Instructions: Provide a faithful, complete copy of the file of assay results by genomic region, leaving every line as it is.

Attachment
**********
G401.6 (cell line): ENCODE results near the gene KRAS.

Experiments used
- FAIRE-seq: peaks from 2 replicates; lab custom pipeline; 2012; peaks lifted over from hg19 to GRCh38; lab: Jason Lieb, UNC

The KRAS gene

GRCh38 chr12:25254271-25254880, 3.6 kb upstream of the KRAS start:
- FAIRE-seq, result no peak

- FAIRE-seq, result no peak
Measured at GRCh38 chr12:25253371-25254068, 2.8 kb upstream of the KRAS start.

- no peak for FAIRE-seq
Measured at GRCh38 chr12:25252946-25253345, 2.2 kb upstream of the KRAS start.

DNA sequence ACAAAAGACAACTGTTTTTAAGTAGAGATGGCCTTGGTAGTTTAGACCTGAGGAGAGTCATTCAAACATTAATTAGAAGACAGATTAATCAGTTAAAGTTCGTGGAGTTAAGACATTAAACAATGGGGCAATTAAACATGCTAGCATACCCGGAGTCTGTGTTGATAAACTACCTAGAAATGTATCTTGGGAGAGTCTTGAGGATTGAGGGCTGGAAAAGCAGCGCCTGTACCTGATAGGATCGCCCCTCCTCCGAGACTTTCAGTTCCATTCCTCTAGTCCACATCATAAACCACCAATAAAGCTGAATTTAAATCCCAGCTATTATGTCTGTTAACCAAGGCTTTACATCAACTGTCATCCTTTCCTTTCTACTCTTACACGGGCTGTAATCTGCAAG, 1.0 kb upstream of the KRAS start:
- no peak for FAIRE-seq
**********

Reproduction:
G401.6 (cell line): ENCODE results near the gene KRAS.

Experiments used
- FAIRE-seq: peaks from 2 replicates; lab custom pipeline; 2012; peaks lifted over from hg19 to GRCh38; lab: Jason Lieb, UNC

The KRAS gene

GRCh38 chr12:25254271-25254880, 3.6 kb upstream of the KRAS start:
- FAIRE-seq, result no peak

- FAIRE-seq, result no peak
Measured at GRCh38 chr12:25253371-25254068, 2.8 kb upstream of the KRAS start.

- no peak for FAIRE-seq
Measured at GRCh38 chr12:25252946-25253345, 2.2 kb upstream of the KRAS start.

DNA sequence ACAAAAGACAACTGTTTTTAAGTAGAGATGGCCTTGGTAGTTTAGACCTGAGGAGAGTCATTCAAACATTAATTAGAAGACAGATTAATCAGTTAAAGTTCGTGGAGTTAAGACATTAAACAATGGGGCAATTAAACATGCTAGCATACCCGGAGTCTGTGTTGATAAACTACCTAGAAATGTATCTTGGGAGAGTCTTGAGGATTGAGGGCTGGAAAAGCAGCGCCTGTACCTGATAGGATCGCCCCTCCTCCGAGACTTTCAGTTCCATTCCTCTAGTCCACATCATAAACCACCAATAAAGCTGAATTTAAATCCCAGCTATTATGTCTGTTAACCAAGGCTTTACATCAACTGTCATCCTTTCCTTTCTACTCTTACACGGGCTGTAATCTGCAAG, 1.0 kb upstream of the KRAS start:
- no peak for FAIRE-seq